Meiszberg Sterling, VA
Sterling, VA currently remains under the influence of a high pressure center while it continues to move into the Atlantic. This morning saw the development of fog across the region which is seen in visible satellite imagery. However this has quickly burned off with the early afternoon heating. With this though, overcast skies are now being reported in Sterling and surrounding stations which should also begin to break as the boundary layer begins to mix out. Temperatures will reach into the lower 70's once skies clear out. On a larger scale, the next system to affect the region currently has a low pressure center near the MI/OH border along with an associated cold front extending down through Arkansas. This is also seen at the 500mb level in the form of a developing trough over the central plains.
In the short term outlook, the primary concern is the passage of this cold front along with the development of a significant storm system that looks to affect the region soon after. The latest SREF output shows this front traversing the area by mid-afternoon tomorrow. This is in close agreement with both today's 12Z NAM and GFS. Frontogenesis associated with this front is expected to produce precipitation during its passage and bringing with it significant cold air advection which will bring temperatures down into the 50's by Sunday. A 500mb height and relative vorticity analysis for the movement of this system shows that the shortwave moving through tomorrow is roughly in phase with a secondary shortwave whose base is down into the Gulf of Mexico by 21Z Sat based on the NAM. These two are forecasted to eventually merge to form a significant upper level trough over the eastern U.S. by Sunday night. This system is currently expected to be accompanied by very favorable QG dynamics given the amount of vorticity shifting into the region with this system that also looks to be well wrapped up, allowing for warm air advection to reach into the northern side of the surface low. Nearby terrain also looks to play a role in providing upslope flow once the surface low is located just south of the region, providing for stronger easterly flow. Continuing into Monday, this low is forecasted by both NAM and GFS to deepen significantly once passing into New England. The possibility of significant snowfall exists for western PA and especially in higher elevations. However for the VA/DC region it is expected to remain a rain event.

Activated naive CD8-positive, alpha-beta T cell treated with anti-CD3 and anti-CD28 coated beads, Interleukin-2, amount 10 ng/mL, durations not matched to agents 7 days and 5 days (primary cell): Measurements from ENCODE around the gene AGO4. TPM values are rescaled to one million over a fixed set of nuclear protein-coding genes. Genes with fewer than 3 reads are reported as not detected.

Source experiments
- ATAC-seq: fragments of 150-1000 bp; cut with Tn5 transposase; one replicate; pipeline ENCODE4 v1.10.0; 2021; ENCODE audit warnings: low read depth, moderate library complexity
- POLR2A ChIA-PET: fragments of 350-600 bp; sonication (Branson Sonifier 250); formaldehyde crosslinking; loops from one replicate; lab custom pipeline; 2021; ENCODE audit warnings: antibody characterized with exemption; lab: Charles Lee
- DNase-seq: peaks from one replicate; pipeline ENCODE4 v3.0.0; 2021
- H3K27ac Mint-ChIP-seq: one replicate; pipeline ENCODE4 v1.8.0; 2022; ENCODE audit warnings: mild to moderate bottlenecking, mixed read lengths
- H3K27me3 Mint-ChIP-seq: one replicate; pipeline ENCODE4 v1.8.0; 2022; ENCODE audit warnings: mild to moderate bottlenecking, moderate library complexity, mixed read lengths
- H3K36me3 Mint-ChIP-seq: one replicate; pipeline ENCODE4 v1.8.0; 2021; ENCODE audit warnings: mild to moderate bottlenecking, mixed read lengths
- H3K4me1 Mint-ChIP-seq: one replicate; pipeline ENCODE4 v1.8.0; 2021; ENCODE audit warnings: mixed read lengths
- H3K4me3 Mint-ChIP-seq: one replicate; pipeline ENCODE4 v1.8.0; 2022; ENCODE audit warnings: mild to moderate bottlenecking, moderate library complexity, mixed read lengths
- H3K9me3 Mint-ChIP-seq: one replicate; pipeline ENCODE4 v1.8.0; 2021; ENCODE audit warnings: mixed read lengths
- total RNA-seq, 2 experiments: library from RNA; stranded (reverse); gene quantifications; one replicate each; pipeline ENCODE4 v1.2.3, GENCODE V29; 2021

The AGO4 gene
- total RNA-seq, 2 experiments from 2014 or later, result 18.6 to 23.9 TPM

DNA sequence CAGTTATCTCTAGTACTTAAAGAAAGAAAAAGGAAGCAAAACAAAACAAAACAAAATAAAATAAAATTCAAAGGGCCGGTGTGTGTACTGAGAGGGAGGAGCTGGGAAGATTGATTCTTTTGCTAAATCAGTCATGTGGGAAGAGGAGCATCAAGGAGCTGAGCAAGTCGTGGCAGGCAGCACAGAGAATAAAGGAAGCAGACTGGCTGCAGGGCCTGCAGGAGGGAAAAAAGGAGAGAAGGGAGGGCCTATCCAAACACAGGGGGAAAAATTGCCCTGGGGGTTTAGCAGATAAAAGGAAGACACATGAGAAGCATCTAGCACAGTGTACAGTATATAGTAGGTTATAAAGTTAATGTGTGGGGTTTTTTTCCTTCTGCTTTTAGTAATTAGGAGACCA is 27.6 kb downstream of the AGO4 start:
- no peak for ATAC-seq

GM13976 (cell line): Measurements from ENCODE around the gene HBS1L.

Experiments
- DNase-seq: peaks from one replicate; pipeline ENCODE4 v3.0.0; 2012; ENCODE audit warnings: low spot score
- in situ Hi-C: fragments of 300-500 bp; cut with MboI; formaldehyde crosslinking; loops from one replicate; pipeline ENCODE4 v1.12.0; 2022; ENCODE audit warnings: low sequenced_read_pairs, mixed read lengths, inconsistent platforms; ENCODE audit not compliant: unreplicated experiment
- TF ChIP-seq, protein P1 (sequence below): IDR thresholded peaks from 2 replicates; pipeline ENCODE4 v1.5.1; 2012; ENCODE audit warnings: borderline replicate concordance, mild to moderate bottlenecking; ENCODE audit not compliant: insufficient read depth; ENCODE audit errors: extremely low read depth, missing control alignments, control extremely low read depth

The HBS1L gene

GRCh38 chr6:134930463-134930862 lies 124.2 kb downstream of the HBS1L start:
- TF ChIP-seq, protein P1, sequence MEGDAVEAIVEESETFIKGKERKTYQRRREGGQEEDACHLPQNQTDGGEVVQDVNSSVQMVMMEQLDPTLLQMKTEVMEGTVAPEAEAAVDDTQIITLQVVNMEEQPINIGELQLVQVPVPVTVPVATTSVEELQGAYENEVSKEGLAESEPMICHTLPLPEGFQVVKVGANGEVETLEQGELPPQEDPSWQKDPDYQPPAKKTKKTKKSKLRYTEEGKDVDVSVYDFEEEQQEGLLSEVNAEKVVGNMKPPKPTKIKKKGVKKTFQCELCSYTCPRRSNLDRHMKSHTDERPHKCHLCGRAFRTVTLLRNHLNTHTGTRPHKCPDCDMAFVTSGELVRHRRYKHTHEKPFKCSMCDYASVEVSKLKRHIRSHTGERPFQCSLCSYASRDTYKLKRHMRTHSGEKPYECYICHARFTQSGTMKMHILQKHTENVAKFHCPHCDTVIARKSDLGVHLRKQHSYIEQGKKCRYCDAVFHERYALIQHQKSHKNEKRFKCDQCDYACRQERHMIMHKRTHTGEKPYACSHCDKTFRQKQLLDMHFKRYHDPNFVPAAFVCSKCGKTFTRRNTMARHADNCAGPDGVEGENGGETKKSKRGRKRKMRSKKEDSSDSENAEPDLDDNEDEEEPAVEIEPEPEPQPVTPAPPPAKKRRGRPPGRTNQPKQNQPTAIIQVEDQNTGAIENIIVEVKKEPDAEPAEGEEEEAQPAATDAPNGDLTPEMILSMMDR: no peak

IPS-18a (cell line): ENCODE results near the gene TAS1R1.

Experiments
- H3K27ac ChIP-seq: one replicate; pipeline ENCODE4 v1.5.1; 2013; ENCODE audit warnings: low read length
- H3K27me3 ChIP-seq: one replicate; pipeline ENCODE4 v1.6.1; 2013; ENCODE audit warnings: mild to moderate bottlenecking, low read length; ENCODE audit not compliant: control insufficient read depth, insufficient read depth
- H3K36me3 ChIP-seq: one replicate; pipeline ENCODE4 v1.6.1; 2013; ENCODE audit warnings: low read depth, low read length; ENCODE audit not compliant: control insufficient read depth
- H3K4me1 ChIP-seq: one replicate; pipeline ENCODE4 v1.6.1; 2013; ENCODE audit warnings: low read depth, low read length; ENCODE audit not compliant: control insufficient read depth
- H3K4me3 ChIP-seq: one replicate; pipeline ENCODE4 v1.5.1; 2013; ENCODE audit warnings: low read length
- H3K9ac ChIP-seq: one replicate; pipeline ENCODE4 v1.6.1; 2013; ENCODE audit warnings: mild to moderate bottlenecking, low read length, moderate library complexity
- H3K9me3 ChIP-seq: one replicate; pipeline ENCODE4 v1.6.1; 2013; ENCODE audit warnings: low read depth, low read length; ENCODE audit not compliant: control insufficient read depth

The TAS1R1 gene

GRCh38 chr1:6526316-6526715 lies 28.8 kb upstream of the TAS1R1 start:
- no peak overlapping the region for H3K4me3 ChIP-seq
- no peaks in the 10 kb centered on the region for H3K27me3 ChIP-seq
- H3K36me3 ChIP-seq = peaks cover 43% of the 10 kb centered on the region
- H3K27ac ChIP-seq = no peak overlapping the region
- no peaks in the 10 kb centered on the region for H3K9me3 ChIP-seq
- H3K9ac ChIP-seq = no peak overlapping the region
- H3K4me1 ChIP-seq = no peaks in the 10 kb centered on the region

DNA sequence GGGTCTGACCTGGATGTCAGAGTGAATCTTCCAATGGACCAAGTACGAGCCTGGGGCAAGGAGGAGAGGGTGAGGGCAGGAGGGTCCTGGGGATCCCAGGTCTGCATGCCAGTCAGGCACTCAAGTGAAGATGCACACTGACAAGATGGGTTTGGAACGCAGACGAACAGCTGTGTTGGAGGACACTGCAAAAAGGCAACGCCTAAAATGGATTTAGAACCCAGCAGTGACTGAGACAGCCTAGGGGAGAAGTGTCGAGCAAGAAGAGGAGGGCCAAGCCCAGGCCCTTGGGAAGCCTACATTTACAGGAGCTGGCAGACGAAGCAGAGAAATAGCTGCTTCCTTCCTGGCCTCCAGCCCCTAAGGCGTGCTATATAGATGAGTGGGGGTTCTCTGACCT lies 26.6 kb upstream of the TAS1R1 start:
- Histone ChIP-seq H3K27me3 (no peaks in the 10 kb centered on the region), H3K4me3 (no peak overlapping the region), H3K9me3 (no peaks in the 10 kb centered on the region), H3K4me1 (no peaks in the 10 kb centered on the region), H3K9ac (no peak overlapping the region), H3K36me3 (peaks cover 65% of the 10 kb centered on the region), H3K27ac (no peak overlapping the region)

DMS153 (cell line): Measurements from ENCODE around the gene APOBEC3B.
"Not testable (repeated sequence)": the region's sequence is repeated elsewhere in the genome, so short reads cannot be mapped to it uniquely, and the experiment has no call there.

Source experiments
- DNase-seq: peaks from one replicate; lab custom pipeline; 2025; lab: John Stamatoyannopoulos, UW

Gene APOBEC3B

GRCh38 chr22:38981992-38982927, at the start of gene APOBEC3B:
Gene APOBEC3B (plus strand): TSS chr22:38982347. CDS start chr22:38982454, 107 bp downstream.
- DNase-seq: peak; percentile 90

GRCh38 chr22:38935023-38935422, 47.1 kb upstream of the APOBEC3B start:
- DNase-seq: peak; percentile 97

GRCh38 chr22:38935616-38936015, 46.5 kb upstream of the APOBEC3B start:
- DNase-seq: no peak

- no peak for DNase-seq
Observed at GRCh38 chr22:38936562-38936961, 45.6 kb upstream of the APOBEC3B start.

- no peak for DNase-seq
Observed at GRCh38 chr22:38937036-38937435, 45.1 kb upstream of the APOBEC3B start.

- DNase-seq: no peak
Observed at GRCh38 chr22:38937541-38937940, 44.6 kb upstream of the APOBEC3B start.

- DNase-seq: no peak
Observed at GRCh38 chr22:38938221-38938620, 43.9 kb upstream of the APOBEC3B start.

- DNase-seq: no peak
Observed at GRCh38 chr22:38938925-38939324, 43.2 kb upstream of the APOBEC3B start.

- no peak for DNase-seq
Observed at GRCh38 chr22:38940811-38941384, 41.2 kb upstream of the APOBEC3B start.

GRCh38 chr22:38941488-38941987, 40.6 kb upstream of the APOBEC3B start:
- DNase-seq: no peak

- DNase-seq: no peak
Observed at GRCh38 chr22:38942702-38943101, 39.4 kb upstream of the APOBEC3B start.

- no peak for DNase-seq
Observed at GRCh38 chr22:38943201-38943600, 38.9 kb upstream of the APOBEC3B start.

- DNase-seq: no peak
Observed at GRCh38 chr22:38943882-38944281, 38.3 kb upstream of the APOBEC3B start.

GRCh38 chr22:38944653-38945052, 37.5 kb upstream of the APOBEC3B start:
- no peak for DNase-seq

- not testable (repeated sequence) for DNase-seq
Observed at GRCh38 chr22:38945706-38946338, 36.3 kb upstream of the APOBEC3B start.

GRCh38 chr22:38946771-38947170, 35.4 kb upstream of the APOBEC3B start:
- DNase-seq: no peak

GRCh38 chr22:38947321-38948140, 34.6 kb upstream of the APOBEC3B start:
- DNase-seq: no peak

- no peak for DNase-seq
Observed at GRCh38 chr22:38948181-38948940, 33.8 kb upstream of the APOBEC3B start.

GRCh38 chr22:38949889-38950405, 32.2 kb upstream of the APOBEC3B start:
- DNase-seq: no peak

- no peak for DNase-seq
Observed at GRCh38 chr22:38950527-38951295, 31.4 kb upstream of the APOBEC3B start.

The long term outlook focuses on the lingering influences of the deep low pressure center that should be move out of the VA/DC region by Tuesday night. Despite the precipitation no longer affecting the area, the overall synoptic flow is expected to come out of the northwest and should be rather strong given a tight pressure gradient. This flow will be overrunning the nearby elevation terrain and therefore aid in the recovery of the temperatures back into the 60's by Wednesday. The latest GFS output does put some precipitation over the area for Wednesday however it looks to be lacking the necessary QG support. This could change by Thursday as the low progresses eastward and a large stationary boundary could setup across the Midwest and east coast.